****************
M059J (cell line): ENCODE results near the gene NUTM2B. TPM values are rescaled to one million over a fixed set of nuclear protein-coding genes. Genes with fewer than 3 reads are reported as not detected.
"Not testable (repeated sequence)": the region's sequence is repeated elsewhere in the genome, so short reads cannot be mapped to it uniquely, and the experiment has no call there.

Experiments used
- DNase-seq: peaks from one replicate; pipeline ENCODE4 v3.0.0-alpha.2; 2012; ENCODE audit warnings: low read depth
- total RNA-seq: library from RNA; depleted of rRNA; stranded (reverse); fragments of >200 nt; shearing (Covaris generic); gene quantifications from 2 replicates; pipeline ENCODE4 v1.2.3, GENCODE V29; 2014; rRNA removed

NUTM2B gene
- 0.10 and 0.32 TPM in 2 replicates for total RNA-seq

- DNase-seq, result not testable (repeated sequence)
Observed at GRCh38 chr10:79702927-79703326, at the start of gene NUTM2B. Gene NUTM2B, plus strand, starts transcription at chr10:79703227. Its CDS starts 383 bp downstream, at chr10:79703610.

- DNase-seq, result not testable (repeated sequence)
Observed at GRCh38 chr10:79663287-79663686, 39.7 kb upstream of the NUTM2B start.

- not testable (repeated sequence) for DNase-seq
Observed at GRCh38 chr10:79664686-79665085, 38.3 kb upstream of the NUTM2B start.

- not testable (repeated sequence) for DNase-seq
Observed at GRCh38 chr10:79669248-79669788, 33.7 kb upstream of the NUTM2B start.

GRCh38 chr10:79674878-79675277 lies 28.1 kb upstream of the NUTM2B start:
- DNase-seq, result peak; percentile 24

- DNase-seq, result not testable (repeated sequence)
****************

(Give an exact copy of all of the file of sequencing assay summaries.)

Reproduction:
M059J (cell line): ENCODE results near the gene NUTM2B. TPM values are rescaled to one million over a fixed set of nuclear protein-coding genes. Genes with fewer than 3 reads are reported as not detected.
"Not testable (repeated sequence)": the region's sequence is repeated elsewhere in the genome, so short reads cannot be mapped to it uniquely, and the experiment has no call there.

Experiments used
- DNase-seq: peaks from one replicate; pipeline ENCODE4 v3.0.0-alpha.2; 2012; ENCODE audit warnings: low read depth
- total RNA-seq: library from RNA; depleted of rRNA; stranded (reverse); fragments of >200 nt; shearing (Covaris generic); gene quantifications from 2 replicates; pipeline ENCODE4 v1.2.3, GENCODE V29; 2014; rRNA removed

NUTM2B gene
- 0.10 and 0.32 TPM in 2 replicates for total RNA-seq

- DNase-seq, result not testable (repeated sequence)
Observed at GRCh38 chr10:79702927-79703326, at the start of gene NUTM2B. Gene NUTM2B, plus strand, starts transcription at chr10:79703227. Its CDS starts 383 bp downstream, at chr10:79703610.

- DNase-seq, result not testable (repeated sequence)
Observed at GRCh38 chr10:79663287-79663686, 39.7 kb upstream of the NUTM2B start.

- not testable (repeated sequence) for DNase-seq
Observed at GRCh38 chr10:79664686-79665085, 38.3 kb upstream of the NUTM2B start.

- not testable (repeated sequence) for DNase-seq
Observed at GRCh38 chr10:79669248-79669788, 33.7 kb upstream of the NUTM2B start.

GRCh38 chr10:79674878-79675277 lies 28.1 kb upstream of the NUTM2B start:
- DNase-seq, result peak; percentile 24

- DNase-seq, result not testable (repeated sequence)